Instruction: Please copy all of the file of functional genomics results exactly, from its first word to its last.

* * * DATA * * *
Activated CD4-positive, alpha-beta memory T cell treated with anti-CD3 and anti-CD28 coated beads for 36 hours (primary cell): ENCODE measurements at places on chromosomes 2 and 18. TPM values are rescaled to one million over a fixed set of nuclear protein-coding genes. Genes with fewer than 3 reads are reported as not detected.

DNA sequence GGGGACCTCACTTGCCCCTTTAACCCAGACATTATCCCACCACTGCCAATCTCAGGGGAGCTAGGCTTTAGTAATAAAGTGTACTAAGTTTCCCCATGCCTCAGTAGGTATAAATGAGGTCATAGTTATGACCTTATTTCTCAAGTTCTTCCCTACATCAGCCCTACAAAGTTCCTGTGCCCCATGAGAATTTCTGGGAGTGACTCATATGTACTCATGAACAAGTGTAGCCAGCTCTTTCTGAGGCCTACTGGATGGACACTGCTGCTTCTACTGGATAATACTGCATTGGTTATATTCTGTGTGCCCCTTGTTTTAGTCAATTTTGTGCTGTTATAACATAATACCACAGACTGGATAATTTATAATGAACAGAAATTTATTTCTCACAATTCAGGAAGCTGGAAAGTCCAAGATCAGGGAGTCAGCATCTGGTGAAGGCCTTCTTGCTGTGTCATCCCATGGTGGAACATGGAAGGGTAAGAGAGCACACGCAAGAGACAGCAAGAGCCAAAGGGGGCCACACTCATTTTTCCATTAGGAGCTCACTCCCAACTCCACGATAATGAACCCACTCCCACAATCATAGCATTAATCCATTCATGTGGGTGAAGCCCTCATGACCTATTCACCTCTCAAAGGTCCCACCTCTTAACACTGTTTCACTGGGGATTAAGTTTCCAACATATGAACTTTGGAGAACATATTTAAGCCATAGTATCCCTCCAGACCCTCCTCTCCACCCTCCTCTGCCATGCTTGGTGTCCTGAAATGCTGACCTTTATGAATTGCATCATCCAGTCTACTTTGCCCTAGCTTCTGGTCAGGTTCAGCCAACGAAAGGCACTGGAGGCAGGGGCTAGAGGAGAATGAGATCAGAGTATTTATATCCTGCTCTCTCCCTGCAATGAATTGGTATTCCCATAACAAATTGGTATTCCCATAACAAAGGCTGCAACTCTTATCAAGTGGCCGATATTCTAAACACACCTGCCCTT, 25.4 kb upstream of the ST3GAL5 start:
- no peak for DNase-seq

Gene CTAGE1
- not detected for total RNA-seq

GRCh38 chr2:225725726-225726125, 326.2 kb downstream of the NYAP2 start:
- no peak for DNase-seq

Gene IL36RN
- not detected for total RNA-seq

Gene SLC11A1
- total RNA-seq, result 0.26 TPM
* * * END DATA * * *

Activated CD4-positive, alpha-beta memory T cell treated with anti-CD3 and anti-CD28 coated beads for 36 hours (primary cell): ENCODE measurements at places on chromosomes 2 and 18. TPM values are rescaled to one million over a fixed set of nuclear protein-coding genes. Genes with fewer than 3 reads are reported as not detected.

DNA sequence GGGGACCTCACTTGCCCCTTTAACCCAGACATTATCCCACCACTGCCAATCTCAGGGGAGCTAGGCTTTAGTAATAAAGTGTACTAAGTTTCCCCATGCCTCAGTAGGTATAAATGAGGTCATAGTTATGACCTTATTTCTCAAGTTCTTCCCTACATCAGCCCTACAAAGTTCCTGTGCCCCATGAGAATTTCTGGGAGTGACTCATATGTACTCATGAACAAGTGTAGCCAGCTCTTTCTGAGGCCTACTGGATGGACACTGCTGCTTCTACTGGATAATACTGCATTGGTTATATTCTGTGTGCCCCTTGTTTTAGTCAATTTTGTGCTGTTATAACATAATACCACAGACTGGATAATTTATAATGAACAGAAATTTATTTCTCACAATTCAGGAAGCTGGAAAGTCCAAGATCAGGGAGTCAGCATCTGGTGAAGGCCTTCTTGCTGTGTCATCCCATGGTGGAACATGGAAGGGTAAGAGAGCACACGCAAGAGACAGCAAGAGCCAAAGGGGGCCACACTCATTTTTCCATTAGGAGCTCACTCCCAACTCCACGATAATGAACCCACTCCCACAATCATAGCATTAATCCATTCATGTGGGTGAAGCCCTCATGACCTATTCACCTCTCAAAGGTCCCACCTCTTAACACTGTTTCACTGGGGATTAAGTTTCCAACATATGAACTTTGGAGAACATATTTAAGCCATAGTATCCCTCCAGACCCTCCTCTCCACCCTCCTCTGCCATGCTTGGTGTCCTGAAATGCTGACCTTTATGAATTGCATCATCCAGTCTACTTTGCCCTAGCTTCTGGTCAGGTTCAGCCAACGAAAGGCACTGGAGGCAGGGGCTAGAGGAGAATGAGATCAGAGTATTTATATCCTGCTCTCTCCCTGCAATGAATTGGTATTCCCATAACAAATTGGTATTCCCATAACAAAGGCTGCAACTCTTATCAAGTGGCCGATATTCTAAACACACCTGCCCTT, 25.4 kb upstream of the ST3GAL5 start:
- no peak for DNase-seq

Gene CTAGE1
- not detected for total RNA-seq

GRCh38 chr2:225725726-225726125, 326.2 kb downstream of the NYAP2 start:
- no peak for DNase-seq

Gene IL36RN
- not detected for total RNA-seq

Gene SLC11A1
- total RNA-seq, result 0.26 TPM